Oklahoma, Arkansas, and Kansas – 31 March 2012

by Jim on 2013/03/31

Warning: Too Many Pictures

Welcome to Day 2 of Jimbaux’s 2012 Spring Road Trip.  All of these pictures were taken on Saturday 31 March 2012.  Day 1 can be seen here.

From Heavener, Up Rich Mountain, Back to Heavener, Northward Through Pittsburg, To El Rancho Grumpo

Hello, there.  Yes, I will present a ridiculous amount of pictures here.  It’s the only way that I could think to do it.  If I was a resident of these places that I’d visit, then I’d either not photograph this stuff, or not photograph them nearly as often, which is a big reason why I like seeing the work of photographers who visit my own area.

I’ve done a couple of things to address the problem of too many pictures.  The first is that many images are saved at lower quality than I normally would save them, and that’s why some of them look fuzzy.  Another thing I did is not making many of them the maximum 934 pixel width.  Please remember, too, that caption information for each image can be found in the filename, which can be read by holding your cursor over the image.

We will start our morning obviously where we ended the previous evening: Heavener, Oklahoma.  I had stayed in the Green Country Inn, right across the highway from the KCS yard; it’s about the only decent hotel in town, and its existence depends on the presence of the railroad in the town, as it is the hotel that the railroad uses.  Out-of-town crews from Pittsburg, Kansas, where we’ll visit later today, and Shreveport, Louisiana, which we saw yesterday, stay there before working their way home on another train.

I can’t remember what I did for breakfast, but it surely wasn’t the Downtown Cafe, since I had learned the night before when I arrived that it had apparently closed since the last time that I was here, which was June 2008 when I was on my way to North Dakota.  I just forgot to mention yesterday that this was my first time to Rich Mountain in nearly four years, and that prior to that visit, I had come here every fall since the Shadow Warrior, who died 362 days after these pictures were taken, first introduced me to this area in February 2003.  Thank you, Shawn.  Seriously.  I have a debt of gratitude to you.

Anyway, I probably ate breakfast at the Sonic, which is right by the hotel, but now that I think about it, I seem to recall trying a doughnut place in town.

It’s hazy and humid this morning in Heavener.

Given how the previous day’s post ended, it seems that there is always plenty of activity at the mainline fuel racks.

Railroading is a ’round-the-clock affair, which is why even Americans who don’t have special skills and talents (even if they have college degrees) or intellect can still buy big houses, fill them with cheap merchandise, and keep water and electricity constantly flowing into them.  You can thank men like the one seen here for your lifestyle.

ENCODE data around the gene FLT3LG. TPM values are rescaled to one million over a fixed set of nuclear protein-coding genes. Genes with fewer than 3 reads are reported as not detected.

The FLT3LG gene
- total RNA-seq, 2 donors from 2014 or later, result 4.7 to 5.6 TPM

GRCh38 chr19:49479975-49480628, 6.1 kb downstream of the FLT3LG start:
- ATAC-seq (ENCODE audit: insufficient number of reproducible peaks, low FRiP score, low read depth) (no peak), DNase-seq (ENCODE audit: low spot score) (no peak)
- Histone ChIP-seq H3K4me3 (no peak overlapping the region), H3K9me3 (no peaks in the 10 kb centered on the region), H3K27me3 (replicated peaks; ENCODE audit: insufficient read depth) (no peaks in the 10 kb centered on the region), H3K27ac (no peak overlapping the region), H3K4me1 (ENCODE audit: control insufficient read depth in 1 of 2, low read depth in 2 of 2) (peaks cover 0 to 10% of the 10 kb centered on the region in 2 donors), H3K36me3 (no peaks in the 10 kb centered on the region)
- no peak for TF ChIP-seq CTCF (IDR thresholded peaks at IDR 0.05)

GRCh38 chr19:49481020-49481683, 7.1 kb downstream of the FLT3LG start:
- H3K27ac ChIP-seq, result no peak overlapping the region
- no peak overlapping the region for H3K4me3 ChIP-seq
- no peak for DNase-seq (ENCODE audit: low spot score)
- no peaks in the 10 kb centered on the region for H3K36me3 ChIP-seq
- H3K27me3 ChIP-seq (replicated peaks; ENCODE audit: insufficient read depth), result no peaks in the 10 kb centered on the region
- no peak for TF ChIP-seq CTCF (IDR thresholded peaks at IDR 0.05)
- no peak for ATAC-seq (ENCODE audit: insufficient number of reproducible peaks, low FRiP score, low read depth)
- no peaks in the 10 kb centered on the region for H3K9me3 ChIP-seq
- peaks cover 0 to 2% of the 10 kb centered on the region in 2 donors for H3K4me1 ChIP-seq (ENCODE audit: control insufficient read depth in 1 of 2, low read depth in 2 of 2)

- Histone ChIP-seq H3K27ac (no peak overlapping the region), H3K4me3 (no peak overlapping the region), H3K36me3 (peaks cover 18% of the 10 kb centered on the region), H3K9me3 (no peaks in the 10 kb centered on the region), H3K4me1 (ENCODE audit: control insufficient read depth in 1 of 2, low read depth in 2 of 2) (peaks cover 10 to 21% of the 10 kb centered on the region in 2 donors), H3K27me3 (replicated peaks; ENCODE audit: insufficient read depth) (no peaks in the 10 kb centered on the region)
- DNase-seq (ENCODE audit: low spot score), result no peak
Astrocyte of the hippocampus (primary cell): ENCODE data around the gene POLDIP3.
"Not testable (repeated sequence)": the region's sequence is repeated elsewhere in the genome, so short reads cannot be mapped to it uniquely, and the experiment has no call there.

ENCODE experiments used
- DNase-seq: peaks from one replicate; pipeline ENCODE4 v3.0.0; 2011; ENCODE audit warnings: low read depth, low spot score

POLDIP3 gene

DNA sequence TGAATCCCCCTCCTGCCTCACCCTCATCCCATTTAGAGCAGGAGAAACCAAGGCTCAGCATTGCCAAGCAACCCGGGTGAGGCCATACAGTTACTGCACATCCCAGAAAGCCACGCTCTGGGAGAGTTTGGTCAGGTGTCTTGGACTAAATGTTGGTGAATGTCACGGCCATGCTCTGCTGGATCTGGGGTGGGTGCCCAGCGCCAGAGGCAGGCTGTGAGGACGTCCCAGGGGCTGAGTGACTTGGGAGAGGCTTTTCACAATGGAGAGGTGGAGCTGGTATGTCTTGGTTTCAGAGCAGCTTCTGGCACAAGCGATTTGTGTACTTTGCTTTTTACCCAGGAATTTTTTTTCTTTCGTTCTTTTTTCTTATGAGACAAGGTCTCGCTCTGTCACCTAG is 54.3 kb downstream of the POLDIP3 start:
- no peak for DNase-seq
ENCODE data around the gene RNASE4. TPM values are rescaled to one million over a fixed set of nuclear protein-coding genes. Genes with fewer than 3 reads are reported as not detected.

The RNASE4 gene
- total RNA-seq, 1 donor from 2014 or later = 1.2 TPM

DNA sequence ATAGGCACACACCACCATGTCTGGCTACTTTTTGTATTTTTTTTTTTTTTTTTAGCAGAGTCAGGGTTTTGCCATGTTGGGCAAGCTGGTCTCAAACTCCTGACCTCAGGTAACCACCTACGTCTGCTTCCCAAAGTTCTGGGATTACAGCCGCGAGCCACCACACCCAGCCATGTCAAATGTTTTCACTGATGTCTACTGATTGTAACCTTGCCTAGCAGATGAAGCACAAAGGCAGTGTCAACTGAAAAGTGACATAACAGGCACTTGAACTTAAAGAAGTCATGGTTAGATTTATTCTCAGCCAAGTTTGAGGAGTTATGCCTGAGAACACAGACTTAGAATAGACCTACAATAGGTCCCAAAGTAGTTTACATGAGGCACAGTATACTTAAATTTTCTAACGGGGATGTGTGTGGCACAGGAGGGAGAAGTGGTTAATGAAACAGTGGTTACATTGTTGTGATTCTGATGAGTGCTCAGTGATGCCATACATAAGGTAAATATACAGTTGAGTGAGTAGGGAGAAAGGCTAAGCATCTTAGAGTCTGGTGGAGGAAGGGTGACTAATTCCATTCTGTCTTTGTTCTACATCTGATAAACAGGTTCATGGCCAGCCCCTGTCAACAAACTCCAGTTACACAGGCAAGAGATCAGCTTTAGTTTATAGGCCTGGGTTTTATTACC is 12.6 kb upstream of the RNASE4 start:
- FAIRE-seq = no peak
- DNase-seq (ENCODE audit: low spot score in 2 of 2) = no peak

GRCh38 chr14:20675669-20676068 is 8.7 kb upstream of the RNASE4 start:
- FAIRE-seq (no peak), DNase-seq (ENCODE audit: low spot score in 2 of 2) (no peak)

I’m not liking all of this haze, but I’m just happy to be here.

Hopefully, the fueler was too.

Chase Time!

A southbound loaded grain train left the yard.  Oh, it is on!  The thing to do here is to chase a southbound train up the Rich Mountain grade, and that’s what we do, but it’s not until we cross into Arkansas that it’s finally clear enough to photograph this train.

Three quarters of an hour after and more than a dozen miles east of the above shot at the fuel racks, we finally have a shot.  I can’t remember if it was The Shadow Warrior or The Arkansas Kid – or both of them – who are responsible for my habit of referring to this shot as “Casey’s Spot,” but, even after a four-year absence from this place, I still call it such.

It’s just like old times, except I’m the only foamer around here, but I somewhat like it that way, which is part of the reason I stopped attending the gatherings, the other reasons being that other activities, people, and desires began competing for my limited resources and attention.

Rich Mountain

Now I realize another reason why the gatherings are in the fall and the winter.  Not only is the weather often better, but so is the lighting.  I’ve become a much better cloudy day shooter in recent years, and you might remember that I had en epiphany about cloudy day photography on my February 2006 trip to this area, but I wasn’t blessed with cloudy skies today.

There wasn’t much that I could do other than set up on the outside of a curve near the crest of the hill, and while waiting for the train, I popped off this rather iconic view of what Rich Mountain means to me and perhaps to a few other people.

Yes, the Rich Mountain Country Store, with the KCS tracks in the foreground!  ‘Twas good to visit Steve again, but I didn’t notice until after I had left the absence of Chase, the wonderful dog that lived there.